Saturday, March 29, 2008


This beautiful and effective article by Matt Ball is really
worth reading. Vegans and non-vegans will appreciate Ball's
approach to compassionate eating, I think. Here's a passage:

'For every person we convince that veganism is overly-demanding by obsessing with an ever-increasing list of ingredients, we do worse than nothing: we turn someone away who could have made a real difference for animals if they hadn't met us! Currently the vast majority of people in our society have no problem eating the actual leg of a chicken. It is not surprising that many people dismiss vegans as unreasonable and irrational when our example includes interrogating waiters, not eating veggie burgers cooked on the same grill with meat, not taking photographs or using medicines, etc.

Instead of spending our limited time and resources worrying about the margins (cane sugar, film, medicine, etc.), our focus should be on increasing our impact every day. Helping just one person change leads to hundreds fewer animals suffering in factory farms. By choosing to promote compassionate eating, every person we meet is a potential major victory.

Admittedly, this results-based view of veganism is not as straightforward as consulting a list. Areas of concern range from the example we set to the allocation of resources, asking questions such as: Do I bother asking for an ingredient list when with non-veg friends and family, perhaps not eating anything, and risk making veganism appear petty and impossible? How should I spend or donate my limited money and time?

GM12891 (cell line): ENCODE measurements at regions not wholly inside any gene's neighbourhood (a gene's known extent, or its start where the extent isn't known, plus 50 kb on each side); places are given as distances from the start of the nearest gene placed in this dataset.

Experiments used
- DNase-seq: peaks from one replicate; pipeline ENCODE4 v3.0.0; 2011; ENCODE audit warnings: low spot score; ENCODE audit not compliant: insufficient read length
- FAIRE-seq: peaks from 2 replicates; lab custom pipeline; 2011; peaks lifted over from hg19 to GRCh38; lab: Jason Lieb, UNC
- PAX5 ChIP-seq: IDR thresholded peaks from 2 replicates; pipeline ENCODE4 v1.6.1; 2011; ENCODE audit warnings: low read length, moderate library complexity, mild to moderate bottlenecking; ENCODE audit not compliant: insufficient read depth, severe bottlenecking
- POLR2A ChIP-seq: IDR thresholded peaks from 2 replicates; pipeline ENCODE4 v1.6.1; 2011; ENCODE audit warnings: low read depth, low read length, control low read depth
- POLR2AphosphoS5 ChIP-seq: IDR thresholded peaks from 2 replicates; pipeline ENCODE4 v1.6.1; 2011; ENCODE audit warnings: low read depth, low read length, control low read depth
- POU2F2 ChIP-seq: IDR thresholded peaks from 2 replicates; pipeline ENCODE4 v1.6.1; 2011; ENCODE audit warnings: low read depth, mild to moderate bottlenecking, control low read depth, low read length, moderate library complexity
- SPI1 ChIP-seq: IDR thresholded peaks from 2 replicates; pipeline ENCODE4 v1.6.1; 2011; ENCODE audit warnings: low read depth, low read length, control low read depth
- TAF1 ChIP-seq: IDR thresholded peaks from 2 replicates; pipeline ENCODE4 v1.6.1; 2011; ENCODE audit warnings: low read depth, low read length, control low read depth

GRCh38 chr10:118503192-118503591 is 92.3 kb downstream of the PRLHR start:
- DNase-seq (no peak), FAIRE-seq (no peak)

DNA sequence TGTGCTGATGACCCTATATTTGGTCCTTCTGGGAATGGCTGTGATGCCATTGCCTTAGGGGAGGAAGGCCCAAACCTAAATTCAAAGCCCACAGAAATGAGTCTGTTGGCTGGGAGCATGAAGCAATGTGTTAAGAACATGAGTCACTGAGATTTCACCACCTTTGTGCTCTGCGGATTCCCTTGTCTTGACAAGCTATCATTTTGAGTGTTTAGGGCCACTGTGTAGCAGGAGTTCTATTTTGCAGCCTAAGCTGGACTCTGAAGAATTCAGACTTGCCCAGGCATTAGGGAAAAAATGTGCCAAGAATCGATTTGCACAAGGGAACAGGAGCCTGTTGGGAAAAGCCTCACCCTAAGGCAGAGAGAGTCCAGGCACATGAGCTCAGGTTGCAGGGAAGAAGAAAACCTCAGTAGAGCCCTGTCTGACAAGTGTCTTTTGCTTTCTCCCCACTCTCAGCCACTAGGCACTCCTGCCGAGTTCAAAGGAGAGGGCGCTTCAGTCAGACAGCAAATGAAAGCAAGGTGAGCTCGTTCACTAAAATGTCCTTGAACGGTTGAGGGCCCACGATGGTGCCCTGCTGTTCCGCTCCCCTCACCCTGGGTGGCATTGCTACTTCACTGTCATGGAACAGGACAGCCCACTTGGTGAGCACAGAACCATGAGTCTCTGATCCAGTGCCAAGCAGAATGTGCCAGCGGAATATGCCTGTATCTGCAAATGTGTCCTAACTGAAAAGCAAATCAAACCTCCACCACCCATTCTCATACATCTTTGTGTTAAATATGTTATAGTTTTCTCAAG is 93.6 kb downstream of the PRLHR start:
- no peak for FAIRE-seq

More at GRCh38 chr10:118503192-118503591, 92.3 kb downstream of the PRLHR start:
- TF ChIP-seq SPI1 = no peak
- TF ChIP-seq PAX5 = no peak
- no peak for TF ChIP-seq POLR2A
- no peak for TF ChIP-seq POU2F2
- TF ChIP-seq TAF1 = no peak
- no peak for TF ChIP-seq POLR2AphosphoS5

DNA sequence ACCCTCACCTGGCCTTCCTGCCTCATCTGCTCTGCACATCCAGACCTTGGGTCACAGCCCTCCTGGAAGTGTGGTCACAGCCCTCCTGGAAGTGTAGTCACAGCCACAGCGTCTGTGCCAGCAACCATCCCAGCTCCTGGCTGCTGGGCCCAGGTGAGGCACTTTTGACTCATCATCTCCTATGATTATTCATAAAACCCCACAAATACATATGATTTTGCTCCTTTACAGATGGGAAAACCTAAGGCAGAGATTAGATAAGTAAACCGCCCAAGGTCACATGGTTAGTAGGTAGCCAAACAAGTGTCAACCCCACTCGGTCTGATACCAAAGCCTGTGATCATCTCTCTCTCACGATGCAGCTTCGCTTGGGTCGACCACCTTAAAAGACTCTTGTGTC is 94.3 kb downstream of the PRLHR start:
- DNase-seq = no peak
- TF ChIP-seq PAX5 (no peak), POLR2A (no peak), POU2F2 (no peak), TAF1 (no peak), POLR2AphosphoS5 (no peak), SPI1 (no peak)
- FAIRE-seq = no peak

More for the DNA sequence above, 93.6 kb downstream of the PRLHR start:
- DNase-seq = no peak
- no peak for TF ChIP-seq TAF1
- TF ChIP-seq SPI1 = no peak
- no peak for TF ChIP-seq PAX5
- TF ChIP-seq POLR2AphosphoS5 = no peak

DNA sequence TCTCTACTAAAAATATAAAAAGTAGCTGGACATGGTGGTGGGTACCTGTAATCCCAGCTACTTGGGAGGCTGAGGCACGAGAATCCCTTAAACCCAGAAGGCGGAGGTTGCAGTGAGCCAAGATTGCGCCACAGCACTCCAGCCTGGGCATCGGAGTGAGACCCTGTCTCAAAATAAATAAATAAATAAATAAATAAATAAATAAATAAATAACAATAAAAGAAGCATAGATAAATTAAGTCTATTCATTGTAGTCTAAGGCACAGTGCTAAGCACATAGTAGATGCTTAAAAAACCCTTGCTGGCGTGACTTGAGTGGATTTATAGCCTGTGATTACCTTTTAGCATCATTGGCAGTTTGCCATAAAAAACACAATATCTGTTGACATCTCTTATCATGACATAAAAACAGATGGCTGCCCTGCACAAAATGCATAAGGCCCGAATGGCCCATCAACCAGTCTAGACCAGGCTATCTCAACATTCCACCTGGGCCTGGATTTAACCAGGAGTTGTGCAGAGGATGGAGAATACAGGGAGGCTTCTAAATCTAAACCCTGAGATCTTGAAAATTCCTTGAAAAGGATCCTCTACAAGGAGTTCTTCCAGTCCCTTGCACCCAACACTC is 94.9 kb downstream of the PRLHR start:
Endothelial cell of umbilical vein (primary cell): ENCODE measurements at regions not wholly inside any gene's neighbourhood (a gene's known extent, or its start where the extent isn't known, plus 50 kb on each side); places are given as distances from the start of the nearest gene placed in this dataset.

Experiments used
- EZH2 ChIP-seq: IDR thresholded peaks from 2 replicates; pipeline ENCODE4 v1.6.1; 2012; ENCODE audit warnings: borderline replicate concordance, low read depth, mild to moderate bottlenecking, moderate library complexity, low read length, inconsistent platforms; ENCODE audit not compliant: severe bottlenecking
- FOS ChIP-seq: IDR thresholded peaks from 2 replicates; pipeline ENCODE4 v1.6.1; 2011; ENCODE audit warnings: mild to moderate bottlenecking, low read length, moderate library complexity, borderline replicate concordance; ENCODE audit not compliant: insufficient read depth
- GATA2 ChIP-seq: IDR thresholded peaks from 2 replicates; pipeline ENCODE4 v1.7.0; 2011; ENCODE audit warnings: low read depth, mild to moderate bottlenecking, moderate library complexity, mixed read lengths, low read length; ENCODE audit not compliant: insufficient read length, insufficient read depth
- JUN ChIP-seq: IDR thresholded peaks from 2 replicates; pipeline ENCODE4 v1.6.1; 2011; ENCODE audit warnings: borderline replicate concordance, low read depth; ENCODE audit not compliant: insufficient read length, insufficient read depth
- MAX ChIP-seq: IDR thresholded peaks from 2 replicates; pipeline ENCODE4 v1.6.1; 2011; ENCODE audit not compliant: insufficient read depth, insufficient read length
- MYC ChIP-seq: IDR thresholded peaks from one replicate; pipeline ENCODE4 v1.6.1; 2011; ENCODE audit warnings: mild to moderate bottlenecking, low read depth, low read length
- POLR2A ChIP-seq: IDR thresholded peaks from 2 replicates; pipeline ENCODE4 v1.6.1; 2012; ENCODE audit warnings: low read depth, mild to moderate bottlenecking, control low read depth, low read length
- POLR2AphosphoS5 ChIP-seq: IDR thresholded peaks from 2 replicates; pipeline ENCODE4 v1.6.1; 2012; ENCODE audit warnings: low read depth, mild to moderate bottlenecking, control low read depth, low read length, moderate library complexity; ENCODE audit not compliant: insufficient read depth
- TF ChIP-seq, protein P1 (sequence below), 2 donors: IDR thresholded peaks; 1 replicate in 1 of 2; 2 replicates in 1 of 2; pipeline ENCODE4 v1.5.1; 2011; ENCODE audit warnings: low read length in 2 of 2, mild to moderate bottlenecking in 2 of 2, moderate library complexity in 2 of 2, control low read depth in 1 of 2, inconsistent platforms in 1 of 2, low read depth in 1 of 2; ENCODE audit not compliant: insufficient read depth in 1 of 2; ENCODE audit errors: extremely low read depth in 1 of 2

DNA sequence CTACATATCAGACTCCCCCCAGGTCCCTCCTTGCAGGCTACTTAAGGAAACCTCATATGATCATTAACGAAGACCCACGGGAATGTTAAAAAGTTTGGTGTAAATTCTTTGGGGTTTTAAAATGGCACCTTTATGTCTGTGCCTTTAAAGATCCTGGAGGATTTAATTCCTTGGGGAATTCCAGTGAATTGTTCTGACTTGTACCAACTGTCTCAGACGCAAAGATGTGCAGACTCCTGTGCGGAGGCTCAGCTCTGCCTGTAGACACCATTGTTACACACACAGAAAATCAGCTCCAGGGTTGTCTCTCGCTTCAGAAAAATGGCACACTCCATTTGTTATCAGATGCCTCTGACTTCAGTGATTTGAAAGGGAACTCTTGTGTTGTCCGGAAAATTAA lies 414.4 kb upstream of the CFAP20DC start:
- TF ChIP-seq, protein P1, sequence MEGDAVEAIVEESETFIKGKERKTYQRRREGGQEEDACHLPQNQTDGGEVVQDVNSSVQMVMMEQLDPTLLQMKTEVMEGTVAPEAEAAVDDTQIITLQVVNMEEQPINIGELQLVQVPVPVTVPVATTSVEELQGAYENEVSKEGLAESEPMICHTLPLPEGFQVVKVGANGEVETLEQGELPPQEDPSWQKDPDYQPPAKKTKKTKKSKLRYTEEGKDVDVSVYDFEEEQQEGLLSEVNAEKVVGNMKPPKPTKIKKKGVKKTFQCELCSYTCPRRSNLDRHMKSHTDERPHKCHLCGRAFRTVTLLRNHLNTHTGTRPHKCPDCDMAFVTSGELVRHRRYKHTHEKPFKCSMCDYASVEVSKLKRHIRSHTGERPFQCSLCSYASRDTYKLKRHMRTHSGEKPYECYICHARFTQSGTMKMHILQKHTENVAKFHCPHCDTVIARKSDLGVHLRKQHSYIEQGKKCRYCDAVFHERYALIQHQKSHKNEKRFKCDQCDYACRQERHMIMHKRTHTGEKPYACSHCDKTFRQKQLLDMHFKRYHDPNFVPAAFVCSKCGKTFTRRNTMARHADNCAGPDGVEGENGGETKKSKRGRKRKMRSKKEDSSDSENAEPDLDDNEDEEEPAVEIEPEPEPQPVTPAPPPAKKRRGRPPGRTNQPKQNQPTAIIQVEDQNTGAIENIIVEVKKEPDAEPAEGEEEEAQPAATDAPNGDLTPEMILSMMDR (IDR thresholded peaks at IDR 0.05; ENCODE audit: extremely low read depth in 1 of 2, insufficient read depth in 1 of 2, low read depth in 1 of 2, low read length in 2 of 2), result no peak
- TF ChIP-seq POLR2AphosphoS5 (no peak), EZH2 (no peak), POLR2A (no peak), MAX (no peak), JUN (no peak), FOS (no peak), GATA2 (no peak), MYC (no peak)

Situations are subtle and opportunities unique, thus there can be no set answers. But if our decisions are guided by a desire to accomplish the most good, we each have enormous potential to create change.

It is not enough to be a righteous vegan, or even a dedicated, knowledgeable vegan advocate. The animals don't need us to be right, they need us to be effective. In other words, we don’t want to just win an argument with a meat-eater, we want to open people's hearts and minds to a more compassionate lifestyle.'


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